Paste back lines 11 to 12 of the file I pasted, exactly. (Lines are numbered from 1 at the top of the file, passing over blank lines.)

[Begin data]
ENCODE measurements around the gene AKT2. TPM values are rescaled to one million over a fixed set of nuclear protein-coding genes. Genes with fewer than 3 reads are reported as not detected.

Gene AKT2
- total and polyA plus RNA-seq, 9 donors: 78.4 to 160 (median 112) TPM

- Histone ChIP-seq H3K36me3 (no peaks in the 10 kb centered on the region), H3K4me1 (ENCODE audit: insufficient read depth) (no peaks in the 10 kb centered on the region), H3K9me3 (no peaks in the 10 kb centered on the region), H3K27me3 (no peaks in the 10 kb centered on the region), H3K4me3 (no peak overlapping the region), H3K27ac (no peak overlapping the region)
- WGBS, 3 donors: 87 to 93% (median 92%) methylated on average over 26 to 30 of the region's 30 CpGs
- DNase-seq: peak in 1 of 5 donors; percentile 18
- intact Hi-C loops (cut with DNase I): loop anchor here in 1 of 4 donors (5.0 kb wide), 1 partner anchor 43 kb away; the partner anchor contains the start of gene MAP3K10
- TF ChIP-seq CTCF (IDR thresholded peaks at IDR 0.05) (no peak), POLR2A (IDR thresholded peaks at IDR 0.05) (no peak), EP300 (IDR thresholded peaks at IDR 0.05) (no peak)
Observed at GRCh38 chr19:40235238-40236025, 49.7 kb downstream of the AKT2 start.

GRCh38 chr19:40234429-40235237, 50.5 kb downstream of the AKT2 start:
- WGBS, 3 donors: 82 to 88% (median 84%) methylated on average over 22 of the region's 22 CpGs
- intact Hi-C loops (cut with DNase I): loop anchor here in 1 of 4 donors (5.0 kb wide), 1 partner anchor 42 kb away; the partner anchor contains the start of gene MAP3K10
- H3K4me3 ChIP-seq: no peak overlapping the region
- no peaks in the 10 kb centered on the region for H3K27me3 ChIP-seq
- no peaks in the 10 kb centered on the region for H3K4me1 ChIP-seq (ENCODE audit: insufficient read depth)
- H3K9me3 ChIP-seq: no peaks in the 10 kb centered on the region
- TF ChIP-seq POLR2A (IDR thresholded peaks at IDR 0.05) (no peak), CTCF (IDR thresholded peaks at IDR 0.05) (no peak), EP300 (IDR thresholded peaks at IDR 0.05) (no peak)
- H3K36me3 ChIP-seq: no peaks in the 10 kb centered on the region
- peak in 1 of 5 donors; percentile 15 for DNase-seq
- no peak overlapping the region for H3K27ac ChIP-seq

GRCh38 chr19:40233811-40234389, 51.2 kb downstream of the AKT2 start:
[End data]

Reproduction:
- WGBS, 3 donors: 82 to 88% (median 84%) methylated on average over 22 of the region's 22 CpGs
- intact Hi-C loops (cut with DNase I): loop anchor here in 1 of 4 donors (5.0 kb wide), 1 partner anchor 42 kb away; the partner anchor contains the start of gene MAP3K10